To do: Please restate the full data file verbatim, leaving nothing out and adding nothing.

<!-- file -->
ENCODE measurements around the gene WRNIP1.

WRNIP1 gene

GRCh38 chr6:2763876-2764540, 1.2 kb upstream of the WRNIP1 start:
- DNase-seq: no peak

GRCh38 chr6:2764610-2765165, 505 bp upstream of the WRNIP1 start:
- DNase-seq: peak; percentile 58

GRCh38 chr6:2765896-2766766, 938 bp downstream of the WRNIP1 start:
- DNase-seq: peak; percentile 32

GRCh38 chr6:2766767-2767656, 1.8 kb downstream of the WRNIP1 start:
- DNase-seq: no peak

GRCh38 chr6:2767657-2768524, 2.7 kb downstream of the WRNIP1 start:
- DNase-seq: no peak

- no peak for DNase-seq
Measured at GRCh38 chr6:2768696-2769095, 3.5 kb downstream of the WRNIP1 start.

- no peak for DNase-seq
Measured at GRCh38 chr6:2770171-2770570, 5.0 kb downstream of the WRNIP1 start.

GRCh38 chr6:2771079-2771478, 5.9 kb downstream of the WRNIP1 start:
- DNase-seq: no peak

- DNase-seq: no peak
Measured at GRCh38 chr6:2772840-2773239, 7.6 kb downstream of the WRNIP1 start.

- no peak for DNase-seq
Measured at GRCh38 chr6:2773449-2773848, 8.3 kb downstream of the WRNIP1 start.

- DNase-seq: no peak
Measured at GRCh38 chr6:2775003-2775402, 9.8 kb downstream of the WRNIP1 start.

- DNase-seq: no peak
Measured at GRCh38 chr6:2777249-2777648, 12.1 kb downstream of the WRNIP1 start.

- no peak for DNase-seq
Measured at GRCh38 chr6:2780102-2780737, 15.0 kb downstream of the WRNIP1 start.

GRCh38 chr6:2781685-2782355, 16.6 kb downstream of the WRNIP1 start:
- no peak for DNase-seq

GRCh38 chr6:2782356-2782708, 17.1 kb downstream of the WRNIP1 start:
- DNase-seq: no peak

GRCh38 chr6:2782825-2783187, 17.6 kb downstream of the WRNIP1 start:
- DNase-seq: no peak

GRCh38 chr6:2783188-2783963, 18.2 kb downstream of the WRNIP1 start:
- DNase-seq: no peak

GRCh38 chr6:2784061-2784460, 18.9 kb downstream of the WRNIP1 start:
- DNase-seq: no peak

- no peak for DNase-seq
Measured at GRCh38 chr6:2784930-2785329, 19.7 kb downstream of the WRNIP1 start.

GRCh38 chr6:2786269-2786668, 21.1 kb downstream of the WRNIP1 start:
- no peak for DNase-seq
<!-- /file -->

ENCODE measurements around the gene WRNIP1.

WRNIP1 gene

GRCh38 chr6:2763876-2764540, 1.2 kb upstream of the WRNIP1 start:
- DNase-seq: no peak

GRCh38 chr6:2764610-2765165, 505 bp upstream of the WRNIP1 start:
- DNase-seq: peak; percentile 58

GRCh38 chr6:2765896-2766766, 938 bp downstream of the WRNIP1 start:
- DNase-seq: peak; percentile 32

GRCh38 chr6:2766767-2767656, 1.8 kb downstream of the WRNIP1 start:
- DNase-seq: no peak

GRCh38 chr6:2767657-2768524, 2.7 kb downstream of the WRNIP1 start:
- DNase-seq: no peak

- no peak for DNase-seq
Measured at GRCh38 chr6:2768696-2769095, 3.5 kb downstream of the WRNIP1 start.

- no peak for DNase-seq
Measured at GRCh38 chr6:2770171-2770570, 5.0 kb downstream of the WRNIP1 start.

GRCh38 chr6:2771079-2771478, 5.9 kb downstream of the WRNIP1 start:
- DNase-seq: no peak

- DNase-seq: no peak
Measured at GRCh38 chr6:2772840-2773239, 7.6 kb downstream of the WRNIP1 start.

- no peak for DNase-seq
Measured at GRCh38 chr6:2773449-2773848, 8.3 kb downstream of the WRNIP1 start.

- DNase-seq: no peak
Measured at GRCh38 chr6:2775003-2775402, 9.8 kb downstream of the WRNIP1 start.

- DNase-seq: no peak
Measured at GRCh38 chr6:2777249-2777648, 12.1 kb downstream of the WRNIP1 start.

- no peak for DNase-seq
Measured at GRCh38 chr6:2780102-2780737, 15.0 kb downstream of the WRNIP1 start.

GRCh38 chr6:2781685-2782355, 16.6 kb downstream of the WRNIP1 start:
- no peak for DNase-seq

GRCh38 chr6:2782356-2782708, 17.1 kb downstream of the WRNIP1 start:
- DNase-seq: no peak

GRCh38 chr6:2782825-2783187, 17.6 kb downstream of the WRNIP1 start:
- DNase-seq: no peak

GRCh38 chr6:2783188-2783963, 18.2 kb downstream of the WRNIP1 start:
- DNase-seq: no peak

GRCh38 chr6:2784061-2784460, 18.9 kb downstream of the WRNIP1 start:
- DNase-seq: no peak

- no peak for DNase-seq
Measured at GRCh38 chr6:2784930-2785329, 19.7 kb downstream of the WRNIP1 start.

GRCh38 chr6:2786269-2786668, 21.1 kb downstream of the WRNIP1 start:
- no peak for DNase-seq